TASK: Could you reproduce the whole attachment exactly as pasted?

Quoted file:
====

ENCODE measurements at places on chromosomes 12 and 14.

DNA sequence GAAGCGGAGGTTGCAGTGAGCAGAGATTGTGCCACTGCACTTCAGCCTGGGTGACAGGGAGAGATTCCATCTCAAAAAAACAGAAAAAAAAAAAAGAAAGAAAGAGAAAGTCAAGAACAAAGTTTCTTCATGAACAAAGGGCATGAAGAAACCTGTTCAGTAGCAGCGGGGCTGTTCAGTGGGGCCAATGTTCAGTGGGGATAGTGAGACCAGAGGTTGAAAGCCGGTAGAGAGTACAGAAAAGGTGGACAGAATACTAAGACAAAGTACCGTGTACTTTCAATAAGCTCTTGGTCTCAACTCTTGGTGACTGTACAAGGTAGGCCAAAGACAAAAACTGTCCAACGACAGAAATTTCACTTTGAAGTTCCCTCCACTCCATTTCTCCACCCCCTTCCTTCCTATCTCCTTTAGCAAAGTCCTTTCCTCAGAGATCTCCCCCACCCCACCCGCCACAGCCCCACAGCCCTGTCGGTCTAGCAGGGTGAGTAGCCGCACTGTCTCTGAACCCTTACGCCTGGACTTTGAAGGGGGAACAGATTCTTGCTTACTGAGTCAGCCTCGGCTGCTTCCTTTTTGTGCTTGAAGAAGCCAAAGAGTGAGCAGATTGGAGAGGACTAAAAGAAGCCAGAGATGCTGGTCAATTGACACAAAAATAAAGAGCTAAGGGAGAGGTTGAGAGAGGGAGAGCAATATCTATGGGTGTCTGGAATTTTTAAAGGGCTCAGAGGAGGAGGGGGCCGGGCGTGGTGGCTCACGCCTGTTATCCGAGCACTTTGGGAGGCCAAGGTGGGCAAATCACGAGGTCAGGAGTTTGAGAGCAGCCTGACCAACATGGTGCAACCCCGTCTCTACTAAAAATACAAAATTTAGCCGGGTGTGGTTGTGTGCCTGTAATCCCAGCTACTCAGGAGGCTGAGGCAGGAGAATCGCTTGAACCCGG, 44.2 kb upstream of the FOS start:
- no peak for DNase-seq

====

ENCODE measurements at places on chromosomes 12 and 14.

DNA sequence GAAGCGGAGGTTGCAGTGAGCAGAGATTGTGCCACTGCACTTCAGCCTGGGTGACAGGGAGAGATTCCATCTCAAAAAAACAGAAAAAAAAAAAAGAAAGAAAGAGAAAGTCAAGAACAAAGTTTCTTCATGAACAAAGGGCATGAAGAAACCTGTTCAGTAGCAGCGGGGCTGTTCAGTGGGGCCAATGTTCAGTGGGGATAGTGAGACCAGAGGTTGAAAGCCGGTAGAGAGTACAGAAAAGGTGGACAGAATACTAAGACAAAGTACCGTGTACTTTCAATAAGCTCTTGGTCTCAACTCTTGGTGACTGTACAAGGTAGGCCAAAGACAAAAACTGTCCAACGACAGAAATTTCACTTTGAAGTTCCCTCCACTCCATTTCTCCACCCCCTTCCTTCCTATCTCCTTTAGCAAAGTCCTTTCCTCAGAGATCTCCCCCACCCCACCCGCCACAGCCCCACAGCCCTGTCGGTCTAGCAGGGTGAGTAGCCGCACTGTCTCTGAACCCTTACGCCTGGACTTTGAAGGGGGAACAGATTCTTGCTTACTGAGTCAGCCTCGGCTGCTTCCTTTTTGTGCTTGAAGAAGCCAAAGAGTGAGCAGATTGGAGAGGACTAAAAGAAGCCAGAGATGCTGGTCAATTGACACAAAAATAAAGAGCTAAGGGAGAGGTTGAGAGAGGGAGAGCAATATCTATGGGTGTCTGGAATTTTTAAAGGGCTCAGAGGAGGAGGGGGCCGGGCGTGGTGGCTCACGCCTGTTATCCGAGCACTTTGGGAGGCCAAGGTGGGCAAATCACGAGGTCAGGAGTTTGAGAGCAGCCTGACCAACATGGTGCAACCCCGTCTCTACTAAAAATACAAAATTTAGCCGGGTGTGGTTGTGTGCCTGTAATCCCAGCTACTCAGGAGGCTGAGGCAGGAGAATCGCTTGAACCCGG, 44.2 kb upstream of the FOS start:
- no peak for DNase-seq